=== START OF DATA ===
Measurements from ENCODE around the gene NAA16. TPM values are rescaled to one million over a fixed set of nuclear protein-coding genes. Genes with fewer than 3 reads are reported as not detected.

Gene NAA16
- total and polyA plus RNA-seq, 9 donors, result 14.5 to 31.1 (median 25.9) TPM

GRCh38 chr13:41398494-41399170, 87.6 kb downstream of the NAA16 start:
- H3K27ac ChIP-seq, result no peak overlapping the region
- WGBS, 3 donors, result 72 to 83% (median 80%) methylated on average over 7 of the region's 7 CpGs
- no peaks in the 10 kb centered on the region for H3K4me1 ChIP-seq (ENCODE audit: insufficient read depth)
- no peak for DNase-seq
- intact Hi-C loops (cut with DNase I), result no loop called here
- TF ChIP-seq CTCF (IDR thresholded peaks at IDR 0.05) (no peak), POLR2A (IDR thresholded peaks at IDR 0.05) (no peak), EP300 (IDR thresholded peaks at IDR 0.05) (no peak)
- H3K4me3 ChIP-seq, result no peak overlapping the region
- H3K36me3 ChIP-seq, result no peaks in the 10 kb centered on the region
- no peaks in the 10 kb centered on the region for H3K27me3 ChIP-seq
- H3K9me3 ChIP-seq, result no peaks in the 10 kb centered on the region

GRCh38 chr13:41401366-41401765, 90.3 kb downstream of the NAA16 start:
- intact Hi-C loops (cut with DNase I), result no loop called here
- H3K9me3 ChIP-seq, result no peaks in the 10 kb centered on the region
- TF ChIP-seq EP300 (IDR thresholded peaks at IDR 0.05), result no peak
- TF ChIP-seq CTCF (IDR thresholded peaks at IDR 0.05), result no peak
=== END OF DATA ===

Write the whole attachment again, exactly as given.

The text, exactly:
Measurements from ENCODE around the gene NAA16. TPM values are rescaled to one million over a fixed set of nuclear protein-coding genes. Genes with fewer than 3 reads are reported as not detected.

Gene NAA16
- total and polyA plus RNA-seq, 9 donors, result 14.5 to 31.1 (median 25.9) TPM

GRCh38 chr13:41398494-41399170, 87.6 kb downstream of the NAA16 start:
- H3K27ac ChIP-seq, result no peak overlapping the region
- WGBS, 3 donors, result 72 to 83% (median 80%) methylated on average over 7 of the region's 7 CpGs
- no peaks in the 10 kb centered on the region for H3K4me1 ChIP-seq (ENCODE audit: insufficient read depth)
- no peak for DNase-seq
- intact Hi-C loops (cut with DNase I), result no loop called here
- TF ChIP-seq CTCF (IDR thresholded peaks at IDR 0.05) (no peak), POLR2A (IDR thresholded peaks at IDR 0.05) (no peak), EP300 (IDR thresholded peaks at IDR 0.05) (no peak)
- H3K4me3 ChIP-seq, result no peak overlapping the region
- H3K36me3 ChIP-seq, result no peaks in the 10 kb centered on the region
- no peaks in the 10 kb centered on the region for H3K27me3 ChIP-seq
- H3K9me3 ChIP-seq, result no peaks in the 10 kb centered on the region

GRCh38 chr13:41401366-41401765, 90.3 kb downstream of the NAA16 start:
- intact Hi-C loops (cut with DNase I), result no loop called here
- H3K9me3 ChIP-seq, result no peaks in the 10 kb centered on the region
- TF ChIP-seq EP300 (IDR thresholded peaks at IDR 0.05), result no peak
- TF ChIP-seq CTCF (IDR thresholded peaks at IDR 0.05), result no peak